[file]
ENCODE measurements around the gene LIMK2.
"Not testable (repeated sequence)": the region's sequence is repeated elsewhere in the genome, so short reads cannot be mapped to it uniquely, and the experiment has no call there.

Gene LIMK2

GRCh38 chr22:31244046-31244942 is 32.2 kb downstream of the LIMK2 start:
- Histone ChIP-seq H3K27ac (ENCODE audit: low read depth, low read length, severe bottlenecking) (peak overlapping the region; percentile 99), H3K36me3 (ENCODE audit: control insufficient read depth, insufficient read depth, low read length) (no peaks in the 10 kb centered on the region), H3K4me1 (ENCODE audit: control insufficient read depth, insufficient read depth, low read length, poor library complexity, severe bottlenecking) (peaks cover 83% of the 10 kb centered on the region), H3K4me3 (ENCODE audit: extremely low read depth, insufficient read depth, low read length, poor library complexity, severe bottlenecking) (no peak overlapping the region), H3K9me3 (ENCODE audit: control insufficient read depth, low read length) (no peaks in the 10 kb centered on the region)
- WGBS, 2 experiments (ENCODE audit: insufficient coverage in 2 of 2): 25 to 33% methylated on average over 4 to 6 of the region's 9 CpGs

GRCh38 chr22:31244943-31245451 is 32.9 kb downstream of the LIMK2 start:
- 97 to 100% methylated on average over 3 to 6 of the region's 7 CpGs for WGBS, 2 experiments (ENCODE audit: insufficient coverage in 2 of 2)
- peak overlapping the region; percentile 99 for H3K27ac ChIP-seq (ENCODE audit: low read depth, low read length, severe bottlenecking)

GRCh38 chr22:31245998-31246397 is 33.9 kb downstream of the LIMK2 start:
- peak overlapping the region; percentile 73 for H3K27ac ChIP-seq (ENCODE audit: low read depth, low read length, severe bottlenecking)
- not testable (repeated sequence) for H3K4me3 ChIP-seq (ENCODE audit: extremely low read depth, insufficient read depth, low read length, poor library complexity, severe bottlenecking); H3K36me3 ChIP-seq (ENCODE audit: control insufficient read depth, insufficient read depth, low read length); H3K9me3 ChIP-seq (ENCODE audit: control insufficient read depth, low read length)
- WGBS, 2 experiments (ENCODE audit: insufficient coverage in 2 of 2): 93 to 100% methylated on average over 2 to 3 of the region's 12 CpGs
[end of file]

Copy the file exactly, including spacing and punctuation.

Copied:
ENCODE measurements around the gene LIMK2.
"Not testable (repeated sequence)": the region's sequence is repeated elsewhere in the genome, so short reads cannot be mapped to it uniquely, and the experiment has no call there.

Gene LIMK2

GRCh38 chr22:31244046-31244942 is 32.2 kb downstream of the LIMK2 start:
- Histone ChIP-seq H3K27ac (ENCODE audit: low read depth, low read length, severe bottlenecking) (peak overlapping the region; percentile 99), H3K36me3 (ENCODE audit: control insufficient read depth, insufficient read depth, low read length) (no peaks in the 10 kb centered on the region), H3K4me1 (ENCODE audit: control insufficient read depth, insufficient read depth, low read length, poor library complexity, severe bottlenecking) (peaks cover 83% of the 10 kb centered on the region), H3K4me3 (ENCODE audit: extremely low read depth, insufficient read depth, low read length, poor library complexity, severe bottlenecking) (no peak overlapping the region), H3K9me3 (ENCODE audit: control insufficient read depth, low read length) (no peaks in the 10 kb centered on the region)
- WGBS, 2 experiments (ENCODE audit: insufficient coverage in 2 of 2): 25 to 33% methylated on average over 4 to 6 of the region's 9 CpGs

GRCh38 chr22:31244943-31245451 is 32.9 kb downstream of the LIMK2 start:
- 97 to 100% methylated on average over 3 to 6 of the region's 7 CpGs for WGBS, 2 experiments (ENCODE audit: insufficient coverage in 2 of 2)
- peak overlapping the region; percentile 99 for H3K27ac ChIP-seq (ENCODE audit: low read depth, low read length, severe bottlenecking)

GRCh38 chr22:31245998-31246397 is 33.9 kb downstream of the LIMK2 start:
- peak overlapping the region; percentile 73 for H3K27ac ChIP-seq (ENCODE audit: low read depth, low read length, severe bottlenecking)
- not testable (repeated sequence) for H3K4me3 ChIP-seq (ENCODE audit: extremely low read depth, insufficient read depth, low read length, poor library complexity, severe bottlenecking); H3K36me3 ChIP-seq (ENCODE audit: control insufficient read depth, insufficient read depth, low read length); H3K9me3 ChIP-seq (ENCODE audit: control insufficient read depth, low read length)
- WGBS, 2 experiments (ENCODE audit: insufficient coverage in 2 of 2): 93 to 100% methylated on average over 2 to 3 of the region's 12 CpGs